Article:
KahaDB uses a write-only journaling approach that ensures that a journal file will be deleted only when no content within it is still in use. If a single byte of the file is still needed, the entire file must be kept, even if the rest of the file is not needed.
This works fine when all messages are immediately removed from destinations within an ActiveMQ broker, but it fails ungracefully when messages that are consumed infrequently (or not at all, relying on TTL to delete the messages) are interspersed with large volumes of messages that are consumed quickly. In this scenario, if a single infrequently-consumed message ends up in a journal file with a large number of quickly-consumed messages, the entire file will be kept even though nearly all of the content of the file is no longer needed. When this happens for enough journal files, the KahaDB's disk/file limits are reached, even though the amount of actual "live" data within the KahaDB is far below the configured limits.
To fix this, the periodic cleanup task that already looks for files that are unused should be changed so that if it determines that it cannot delete the file because it contains at least one live message but it contains less than a configurable percentage of live messages, the task will rewrite the journal file in question so it contains only those live messages into file, updating any in-memory indices that might show the offsets of messages within the file (if there are any such things). If any in-memory data structures will need to be updated, we need to appropriately synchronize to ensure that no one can use the portions of the data structure related to the file currently being compacted; access to similar information for all other data files can continue unrestricted.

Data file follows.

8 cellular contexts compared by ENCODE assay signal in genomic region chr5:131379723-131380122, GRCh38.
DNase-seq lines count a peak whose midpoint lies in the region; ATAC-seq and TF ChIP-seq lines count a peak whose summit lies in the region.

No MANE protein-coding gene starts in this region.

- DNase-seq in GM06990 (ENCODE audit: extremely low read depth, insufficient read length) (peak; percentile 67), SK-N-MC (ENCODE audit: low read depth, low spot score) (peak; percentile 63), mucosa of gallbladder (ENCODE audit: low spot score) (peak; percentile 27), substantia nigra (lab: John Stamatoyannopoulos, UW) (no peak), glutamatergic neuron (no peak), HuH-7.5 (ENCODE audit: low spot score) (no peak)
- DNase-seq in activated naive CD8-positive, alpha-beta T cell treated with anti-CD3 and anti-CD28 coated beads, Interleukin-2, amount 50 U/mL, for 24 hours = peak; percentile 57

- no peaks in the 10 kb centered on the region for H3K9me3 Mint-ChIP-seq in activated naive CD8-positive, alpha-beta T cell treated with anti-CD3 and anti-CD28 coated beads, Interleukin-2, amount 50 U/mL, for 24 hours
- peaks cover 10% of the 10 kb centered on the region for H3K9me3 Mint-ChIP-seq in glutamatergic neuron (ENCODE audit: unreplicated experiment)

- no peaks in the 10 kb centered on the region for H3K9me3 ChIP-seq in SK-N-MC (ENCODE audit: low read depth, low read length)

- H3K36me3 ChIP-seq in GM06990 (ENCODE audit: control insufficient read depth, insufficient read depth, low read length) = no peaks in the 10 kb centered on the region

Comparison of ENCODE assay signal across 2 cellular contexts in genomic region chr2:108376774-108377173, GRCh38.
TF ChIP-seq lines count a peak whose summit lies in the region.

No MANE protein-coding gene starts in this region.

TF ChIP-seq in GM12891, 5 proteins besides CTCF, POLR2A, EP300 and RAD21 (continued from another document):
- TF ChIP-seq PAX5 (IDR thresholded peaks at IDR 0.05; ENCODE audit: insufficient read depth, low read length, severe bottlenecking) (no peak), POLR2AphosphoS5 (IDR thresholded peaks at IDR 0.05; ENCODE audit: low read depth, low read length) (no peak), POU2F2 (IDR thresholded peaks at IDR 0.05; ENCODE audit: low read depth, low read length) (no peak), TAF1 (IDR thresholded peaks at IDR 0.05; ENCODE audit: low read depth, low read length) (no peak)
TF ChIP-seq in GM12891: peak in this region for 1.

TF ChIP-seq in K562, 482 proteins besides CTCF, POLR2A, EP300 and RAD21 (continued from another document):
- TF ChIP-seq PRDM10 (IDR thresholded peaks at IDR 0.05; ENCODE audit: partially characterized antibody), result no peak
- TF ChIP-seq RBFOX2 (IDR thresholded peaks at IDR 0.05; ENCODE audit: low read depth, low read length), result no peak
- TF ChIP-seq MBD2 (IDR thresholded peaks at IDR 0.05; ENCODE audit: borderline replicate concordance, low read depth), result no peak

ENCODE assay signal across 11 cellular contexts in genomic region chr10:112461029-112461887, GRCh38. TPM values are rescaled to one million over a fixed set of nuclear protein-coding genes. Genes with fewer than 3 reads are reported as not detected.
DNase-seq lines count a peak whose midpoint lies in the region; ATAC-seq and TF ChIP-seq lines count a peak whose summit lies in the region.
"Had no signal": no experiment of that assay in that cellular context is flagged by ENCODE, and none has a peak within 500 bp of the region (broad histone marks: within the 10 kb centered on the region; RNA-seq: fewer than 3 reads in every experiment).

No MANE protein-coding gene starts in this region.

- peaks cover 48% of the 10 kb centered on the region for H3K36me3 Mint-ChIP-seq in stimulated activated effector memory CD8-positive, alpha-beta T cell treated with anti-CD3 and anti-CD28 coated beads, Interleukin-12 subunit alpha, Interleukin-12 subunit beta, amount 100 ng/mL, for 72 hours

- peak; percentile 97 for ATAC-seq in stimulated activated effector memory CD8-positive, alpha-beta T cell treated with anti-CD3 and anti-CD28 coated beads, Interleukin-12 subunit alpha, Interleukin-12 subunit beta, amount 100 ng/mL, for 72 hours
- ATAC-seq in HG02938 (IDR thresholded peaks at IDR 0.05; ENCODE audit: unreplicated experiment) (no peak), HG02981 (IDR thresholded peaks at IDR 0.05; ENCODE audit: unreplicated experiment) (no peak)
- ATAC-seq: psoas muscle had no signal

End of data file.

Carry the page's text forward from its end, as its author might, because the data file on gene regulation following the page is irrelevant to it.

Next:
Note that this will result in us still having potentially many individual files, with each one having a much smaller file size than our target size. If that is problematic, it would be possible to combine multiple partial files together during the compaction process (while respecting the max file size) instead of writing live messages back into their current file.